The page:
Cigarette nicotine content as a moderator of the relationship between negative affect and smoking

Jason D Robinson, George Kypriotakis, Maher Karam-Hage, Charles E. Green, Dorothy K. Hatsukami, Paul M Cinciripini, Eric C. Donny

Research output: Contribution to journalArticle

4 Citations (Scopus)

Abstract

Introduction: Research suggests a strong association between negative affect (NA) and smoking. However, little is known about the association between NA and smoking among individuals who switch to reduced-nicotine cigarettes. The goal of this study was to examine the extent to which cigarette nicotine content moderates the relationship between NA and smoking over time. Methods: Seven hundred and seventeen participants, 237 in the normal nicotine content (NNC; 15.8 mg/g and usual brand) cigarette group and 480 in the very low nicotine content (VLNC; 2.4 mg/g nicotine or less) cigarette group, participated in a randomized trial that examined the effects of cigarette nicotine content on smoking behavior over 6 weeks. We used parallel process latent growth curve modeling to estimate the relationship between changes in NA and changes in the numbers of cigarettes smoked per day (CPD), from baseline to 6 weeks, as a function of cigarette nicotine content. Results: The relationship between NA and investigational CPD reduced over time for those in the VLNC group, but not for those in the NNC group. There was no significant relationship between change in PA and CPD over time for either cigarette group. Conclusions: Smoking VLNC cigarettes disrupts the relationship between smoking and negative affect, which may help reduce nicotine dependence. Implications: This study suggests that the association between NA and smoking behavior is reduced over time among those that smoked reduced-nicotine content cigarettes. This provides additional evidence that smoking reduced-nicotine content cigarettes may help reduce nicotine dependence.

Original languageEnglish (US)
Pages (from-to)1080-1086
Number of pages7
JournalNicotine and Tobacco Research
Volume19
Issue number9
DOIs
StatePublished - Jan 1 2017

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Nicotine
Tobacco Products
Smoking
Tobacco Use Disorder

ASJC Scopus subject areas

  • Public Health, Environmental and Occupational Health

Cite this

Cigarette nicotine content as a moderator of the relationship between negative affect and smoking. / Robinson, Jason D; Kypriotakis, George; Karam-Hage, Maher; Green, Charles E.; Hatsukami, Dorothy K.; Cinciripini, Paul M; Donny, Eric C.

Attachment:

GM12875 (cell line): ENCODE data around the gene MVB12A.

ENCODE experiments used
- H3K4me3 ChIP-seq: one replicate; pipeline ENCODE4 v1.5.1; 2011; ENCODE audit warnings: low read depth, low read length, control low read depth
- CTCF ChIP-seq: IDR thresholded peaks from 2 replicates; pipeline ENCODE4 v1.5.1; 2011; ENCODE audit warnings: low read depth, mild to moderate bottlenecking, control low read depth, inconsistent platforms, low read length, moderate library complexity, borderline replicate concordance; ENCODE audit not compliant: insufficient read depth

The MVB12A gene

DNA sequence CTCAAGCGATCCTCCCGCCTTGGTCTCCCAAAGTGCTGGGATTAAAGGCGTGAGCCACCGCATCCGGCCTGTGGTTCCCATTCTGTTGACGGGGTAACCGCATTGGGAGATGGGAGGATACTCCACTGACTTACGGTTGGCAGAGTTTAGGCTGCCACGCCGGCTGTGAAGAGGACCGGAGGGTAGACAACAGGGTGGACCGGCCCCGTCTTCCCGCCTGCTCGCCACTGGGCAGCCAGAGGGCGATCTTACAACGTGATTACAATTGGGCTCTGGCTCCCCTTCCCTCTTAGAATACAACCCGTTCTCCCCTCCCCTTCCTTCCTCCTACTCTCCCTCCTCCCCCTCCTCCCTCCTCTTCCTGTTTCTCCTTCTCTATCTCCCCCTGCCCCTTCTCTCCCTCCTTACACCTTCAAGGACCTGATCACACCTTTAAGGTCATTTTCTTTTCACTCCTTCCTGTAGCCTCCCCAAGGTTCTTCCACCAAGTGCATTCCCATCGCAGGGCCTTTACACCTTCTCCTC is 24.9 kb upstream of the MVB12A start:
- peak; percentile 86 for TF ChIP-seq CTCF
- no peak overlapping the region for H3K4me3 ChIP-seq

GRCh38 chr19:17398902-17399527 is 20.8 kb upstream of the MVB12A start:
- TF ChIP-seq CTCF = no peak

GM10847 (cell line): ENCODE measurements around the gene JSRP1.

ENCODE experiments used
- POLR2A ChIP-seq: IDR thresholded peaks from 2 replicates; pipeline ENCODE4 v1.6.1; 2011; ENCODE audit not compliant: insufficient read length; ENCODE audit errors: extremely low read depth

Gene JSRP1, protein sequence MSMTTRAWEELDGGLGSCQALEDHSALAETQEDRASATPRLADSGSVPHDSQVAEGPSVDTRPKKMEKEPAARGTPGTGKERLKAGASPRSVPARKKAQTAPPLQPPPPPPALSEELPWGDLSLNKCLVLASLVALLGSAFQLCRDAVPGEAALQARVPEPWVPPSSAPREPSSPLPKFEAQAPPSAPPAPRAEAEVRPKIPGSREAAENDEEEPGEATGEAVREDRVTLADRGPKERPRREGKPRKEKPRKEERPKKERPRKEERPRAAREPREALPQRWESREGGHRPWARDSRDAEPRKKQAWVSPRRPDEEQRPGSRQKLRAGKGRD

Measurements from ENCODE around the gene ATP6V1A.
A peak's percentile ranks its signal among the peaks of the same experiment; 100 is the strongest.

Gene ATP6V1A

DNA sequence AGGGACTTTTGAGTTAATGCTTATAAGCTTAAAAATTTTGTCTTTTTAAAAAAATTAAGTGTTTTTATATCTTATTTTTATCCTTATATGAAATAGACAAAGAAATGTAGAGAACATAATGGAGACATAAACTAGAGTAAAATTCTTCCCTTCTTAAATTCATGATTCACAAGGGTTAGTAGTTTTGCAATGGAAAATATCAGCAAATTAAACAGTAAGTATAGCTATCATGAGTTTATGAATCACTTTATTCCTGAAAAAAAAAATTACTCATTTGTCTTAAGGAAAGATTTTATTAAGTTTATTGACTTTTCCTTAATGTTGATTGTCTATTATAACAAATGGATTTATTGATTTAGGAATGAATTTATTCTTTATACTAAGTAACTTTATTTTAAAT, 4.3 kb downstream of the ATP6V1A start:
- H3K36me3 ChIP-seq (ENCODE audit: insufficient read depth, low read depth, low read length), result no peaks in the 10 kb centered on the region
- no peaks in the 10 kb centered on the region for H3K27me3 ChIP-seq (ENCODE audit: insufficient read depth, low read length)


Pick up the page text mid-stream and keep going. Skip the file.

In: Nicotine and Tobacco Research, Vol. 19, No. 9, 01.01.2017, p. 1080-1086.

Research output: Contribution to journalArticle

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abstract = "Introduction: Research suggests a strong association between negative affect (NA) and smoking. However, little is known about the association between NA and smoking among individuals who switch to reduced-nicotine cigarettes. The goal of this study was to examine the extent to which cigarette nicotine content moderates the relationship between NA and smoking over time. Methods: Seven hundred and seventeen participants, 237 in the normal nicotine content (NNC; 15.8 mg/g and usual brand) cigarette group and 480 in the very low nicotine content (VLNC; 2.4 mg/g nicotine or less) cigarette group, participated in a randomized trial that examined the effects of cigarette nicotine content on smoking behavior over 6 weeks. We used parallel process latent growth curve modeling to estimate the relationship between changes in NA and changes in the numbers of cigarettes smoked per day (CPD), from baseline to 6 weeks, as a function of cigarette nicotine content. Results: The relationship between NA and investigational CPD reduced over time for those in the VLNC group, but not for those in the NNC group. There was no significant relationship between change in PA and CPD over time for either cigarette group. Conclusions: Smoking VLNC cigarettes disrupts the relationship between smoking and negative affect, which may help reduce nicotine dependence. Implications: This study suggests that the association between NA and smoking behavior is reduced over time among those that smoked reduced-nicotine content cigarettes. This provides additional evidence that smoking reduced-nicotine content cigarettes may help reduce nicotine dependence.",
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AU - Cinciripini, Paul M

AU - Donny, Eric C.

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